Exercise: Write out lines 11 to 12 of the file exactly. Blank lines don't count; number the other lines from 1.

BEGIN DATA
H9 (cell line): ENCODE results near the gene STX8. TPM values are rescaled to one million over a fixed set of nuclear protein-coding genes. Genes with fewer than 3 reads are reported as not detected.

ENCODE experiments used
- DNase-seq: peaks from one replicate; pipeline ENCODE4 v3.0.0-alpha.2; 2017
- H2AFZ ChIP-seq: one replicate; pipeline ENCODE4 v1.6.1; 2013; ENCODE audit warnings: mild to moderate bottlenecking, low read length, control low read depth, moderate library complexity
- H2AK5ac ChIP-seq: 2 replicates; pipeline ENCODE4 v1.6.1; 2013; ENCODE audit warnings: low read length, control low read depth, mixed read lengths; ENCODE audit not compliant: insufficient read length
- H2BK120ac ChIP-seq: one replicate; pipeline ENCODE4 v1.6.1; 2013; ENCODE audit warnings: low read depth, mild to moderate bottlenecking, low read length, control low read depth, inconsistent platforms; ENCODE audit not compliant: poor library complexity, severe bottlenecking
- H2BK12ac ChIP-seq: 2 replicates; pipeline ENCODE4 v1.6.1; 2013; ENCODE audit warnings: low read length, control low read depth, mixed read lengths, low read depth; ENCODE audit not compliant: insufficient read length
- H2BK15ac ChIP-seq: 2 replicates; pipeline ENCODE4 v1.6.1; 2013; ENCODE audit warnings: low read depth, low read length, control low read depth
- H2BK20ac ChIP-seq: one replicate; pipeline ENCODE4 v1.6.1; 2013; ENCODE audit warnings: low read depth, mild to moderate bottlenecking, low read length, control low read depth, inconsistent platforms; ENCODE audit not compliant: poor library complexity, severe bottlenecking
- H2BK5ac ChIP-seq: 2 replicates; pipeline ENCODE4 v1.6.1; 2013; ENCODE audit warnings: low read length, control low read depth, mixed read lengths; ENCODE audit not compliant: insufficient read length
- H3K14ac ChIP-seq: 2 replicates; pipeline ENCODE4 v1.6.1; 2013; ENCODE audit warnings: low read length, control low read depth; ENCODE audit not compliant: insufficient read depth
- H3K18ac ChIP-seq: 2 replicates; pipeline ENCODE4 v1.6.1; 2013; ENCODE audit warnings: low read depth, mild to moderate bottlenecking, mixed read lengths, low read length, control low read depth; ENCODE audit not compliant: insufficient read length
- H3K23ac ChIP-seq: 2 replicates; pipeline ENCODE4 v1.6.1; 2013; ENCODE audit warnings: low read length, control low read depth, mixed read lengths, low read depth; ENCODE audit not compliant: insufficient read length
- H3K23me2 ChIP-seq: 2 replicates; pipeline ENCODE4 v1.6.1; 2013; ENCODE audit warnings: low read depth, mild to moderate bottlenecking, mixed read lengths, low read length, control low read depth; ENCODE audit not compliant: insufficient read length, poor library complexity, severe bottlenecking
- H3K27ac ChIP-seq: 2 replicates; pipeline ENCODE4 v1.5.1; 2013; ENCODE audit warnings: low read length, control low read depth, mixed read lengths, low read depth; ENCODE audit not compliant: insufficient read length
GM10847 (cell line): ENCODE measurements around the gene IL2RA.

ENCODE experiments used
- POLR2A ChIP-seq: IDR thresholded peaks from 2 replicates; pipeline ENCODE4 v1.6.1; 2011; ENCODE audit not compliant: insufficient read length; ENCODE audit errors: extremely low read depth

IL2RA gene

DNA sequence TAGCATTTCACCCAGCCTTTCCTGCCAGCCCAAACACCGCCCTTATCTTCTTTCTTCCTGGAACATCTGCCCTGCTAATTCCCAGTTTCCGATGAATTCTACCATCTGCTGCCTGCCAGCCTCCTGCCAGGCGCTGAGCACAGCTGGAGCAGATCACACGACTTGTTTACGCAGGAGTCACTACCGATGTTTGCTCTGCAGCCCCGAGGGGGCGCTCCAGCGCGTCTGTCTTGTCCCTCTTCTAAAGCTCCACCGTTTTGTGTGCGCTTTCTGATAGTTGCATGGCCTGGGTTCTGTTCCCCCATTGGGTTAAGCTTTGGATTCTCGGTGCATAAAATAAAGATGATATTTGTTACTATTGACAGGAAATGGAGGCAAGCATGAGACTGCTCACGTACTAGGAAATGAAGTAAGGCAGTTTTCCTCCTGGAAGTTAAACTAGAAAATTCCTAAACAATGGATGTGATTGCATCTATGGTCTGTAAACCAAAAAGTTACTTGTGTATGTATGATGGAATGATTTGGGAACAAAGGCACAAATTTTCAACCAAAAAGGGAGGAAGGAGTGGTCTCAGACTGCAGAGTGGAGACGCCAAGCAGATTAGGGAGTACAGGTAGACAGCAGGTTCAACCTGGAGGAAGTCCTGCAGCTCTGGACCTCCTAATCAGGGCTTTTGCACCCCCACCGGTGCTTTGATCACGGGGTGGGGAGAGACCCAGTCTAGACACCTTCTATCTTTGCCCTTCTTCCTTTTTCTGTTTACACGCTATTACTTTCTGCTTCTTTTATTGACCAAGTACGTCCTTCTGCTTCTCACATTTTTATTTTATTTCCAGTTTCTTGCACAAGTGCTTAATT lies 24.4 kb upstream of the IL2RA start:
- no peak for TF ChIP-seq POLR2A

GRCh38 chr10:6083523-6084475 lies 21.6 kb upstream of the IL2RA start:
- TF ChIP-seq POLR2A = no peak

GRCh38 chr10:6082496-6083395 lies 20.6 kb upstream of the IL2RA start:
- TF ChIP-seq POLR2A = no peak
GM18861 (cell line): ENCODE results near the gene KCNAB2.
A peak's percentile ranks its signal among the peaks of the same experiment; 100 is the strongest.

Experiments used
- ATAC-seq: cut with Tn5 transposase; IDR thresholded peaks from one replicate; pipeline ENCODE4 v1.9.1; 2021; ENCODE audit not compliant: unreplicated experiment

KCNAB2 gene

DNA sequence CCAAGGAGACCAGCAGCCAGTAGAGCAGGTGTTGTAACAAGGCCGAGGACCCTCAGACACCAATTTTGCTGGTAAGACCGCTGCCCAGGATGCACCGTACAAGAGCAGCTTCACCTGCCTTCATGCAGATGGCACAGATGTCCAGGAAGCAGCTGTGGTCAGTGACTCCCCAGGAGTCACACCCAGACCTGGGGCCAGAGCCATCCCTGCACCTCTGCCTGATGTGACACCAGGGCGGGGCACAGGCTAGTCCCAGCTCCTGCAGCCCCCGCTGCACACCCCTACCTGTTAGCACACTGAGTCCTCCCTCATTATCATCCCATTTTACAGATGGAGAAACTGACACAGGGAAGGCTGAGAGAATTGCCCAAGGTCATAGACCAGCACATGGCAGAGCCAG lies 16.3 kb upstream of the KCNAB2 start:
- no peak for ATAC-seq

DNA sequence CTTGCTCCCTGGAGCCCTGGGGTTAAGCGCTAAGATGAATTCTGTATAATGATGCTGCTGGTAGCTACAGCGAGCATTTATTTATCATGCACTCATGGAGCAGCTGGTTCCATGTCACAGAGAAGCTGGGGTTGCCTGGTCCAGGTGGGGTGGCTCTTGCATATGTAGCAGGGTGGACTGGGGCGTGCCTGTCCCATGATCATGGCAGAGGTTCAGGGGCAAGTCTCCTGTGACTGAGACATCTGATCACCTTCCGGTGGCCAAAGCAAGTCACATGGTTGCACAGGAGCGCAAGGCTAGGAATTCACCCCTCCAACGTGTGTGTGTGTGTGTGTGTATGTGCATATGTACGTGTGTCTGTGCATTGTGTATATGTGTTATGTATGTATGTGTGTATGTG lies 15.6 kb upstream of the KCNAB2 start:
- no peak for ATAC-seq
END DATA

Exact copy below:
- H3K14ac ChIP-seq: 2 replicates; pipeline ENCODE4 v1.6.1; 2013; ENCODE audit warnings: low read length, control low read depth; ENCODE audit not compliant: insufficient read depth
- H3K18ac ChIP-seq: 2 replicates; pipeline ENCODE4 v1.6.1; 2013; ENCODE audit warnings: low read depth, mild to moderate bottlenecking, mixed read lengths, low read length, control low read depth; ENCODE audit not compliant: insufficient read length